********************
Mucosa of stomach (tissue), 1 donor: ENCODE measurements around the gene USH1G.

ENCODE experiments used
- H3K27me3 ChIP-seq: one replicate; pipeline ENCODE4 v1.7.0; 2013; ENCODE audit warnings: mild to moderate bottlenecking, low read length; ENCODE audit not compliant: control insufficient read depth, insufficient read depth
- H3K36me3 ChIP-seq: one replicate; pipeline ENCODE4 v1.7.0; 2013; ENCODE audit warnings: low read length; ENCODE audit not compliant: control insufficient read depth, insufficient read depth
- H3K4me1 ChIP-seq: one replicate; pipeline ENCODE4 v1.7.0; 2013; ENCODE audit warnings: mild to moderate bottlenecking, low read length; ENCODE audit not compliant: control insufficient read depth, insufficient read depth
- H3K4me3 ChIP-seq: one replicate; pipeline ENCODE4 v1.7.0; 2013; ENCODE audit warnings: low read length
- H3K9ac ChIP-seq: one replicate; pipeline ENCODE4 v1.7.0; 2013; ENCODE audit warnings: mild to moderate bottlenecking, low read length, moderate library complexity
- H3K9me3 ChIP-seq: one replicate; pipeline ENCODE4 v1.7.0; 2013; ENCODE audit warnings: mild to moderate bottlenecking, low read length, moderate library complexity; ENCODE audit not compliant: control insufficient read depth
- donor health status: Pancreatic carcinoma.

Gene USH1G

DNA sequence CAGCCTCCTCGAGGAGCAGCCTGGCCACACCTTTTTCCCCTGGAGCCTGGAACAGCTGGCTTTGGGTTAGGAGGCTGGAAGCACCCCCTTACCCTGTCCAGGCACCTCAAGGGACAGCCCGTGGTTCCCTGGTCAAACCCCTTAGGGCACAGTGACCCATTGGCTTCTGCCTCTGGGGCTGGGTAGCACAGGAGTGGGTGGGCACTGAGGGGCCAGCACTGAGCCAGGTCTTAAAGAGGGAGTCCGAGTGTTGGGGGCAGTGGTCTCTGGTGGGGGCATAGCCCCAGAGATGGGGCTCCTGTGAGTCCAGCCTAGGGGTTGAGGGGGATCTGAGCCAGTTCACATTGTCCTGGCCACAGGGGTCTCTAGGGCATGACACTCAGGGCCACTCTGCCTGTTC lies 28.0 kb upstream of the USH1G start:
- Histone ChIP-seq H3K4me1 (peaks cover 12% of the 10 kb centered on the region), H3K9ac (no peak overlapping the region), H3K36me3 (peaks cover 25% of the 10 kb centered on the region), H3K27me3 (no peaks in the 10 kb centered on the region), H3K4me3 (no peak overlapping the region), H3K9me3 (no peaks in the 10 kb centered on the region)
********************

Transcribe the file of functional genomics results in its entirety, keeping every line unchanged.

Mucosa of stomach (tissue), 1 donor: ENCODE measurements around the gene USH1G.

ENCODE experiments used
- H3K27me3 ChIP-seq: one replicate; pipeline ENCODE4 v1.7.0; 2013; ENCODE audit warnings: mild to moderate bottlenecking, low read length; ENCODE audit not compliant: control insufficient read depth, insufficient read depth
- H3K36me3 ChIP-seq: one replicate; pipeline ENCODE4 v1.7.0; 2013; ENCODE audit warnings: low read length; ENCODE audit not compliant: control insufficient read depth, insufficient read depth
- H3K4me1 ChIP-seq: one replicate; pipeline ENCODE4 v1.7.0; 2013; ENCODE audit warnings: mild to moderate bottlenecking, low read length; ENCODE audit not compliant: control insufficient read depth, insufficient read depth
- H3K4me3 ChIP-seq: one replicate; pipeline ENCODE4 v1.7.0; 2013; ENCODE audit warnings: low read length
- H3K9ac ChIP-seq: one replicate; pipeline ENCODE4 v1.7.0; 2013; ENCODE audit warnings: mild to moderate bottlenecking, low read length, moderate library complexity
- H3K9me3 ChIP-seq: one replicate; pipeline ENCODE4 v1.7.0; 2013; ENCODE audit warnings: mild to moderate bottlenecking, low read length, moderate library complexity; ENCODE audit not compliant: control insufficient read depth
- donor health status: Pancreatic carcinoma.

Gene USH1G

DNA sequence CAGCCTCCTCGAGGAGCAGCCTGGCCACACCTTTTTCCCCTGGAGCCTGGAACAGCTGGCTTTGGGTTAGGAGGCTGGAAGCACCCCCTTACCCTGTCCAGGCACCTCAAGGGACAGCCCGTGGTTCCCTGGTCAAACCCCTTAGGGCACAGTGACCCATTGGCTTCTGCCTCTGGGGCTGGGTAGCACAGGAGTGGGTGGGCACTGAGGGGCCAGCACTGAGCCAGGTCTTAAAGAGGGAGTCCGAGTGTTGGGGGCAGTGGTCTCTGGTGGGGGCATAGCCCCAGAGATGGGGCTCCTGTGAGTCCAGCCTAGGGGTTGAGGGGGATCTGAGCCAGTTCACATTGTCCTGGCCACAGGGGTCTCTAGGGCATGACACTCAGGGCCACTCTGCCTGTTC lies 28.0 kb upstream of the USH1G start:
- Histone ChIP-seq H3K4me1 (peaks cover 12% of the 10 kb centered on the region), H3K9ac (no peak overlapping the region), H3K36me3 (peaks cover 25% of the 10 kb centered on the region), H3K27me3 (no peaks in the 10 kb centered on the region), H3K4me3 (no peak overlapping the region), H3K9me3 (no peaks in the 10 kb centered on the region)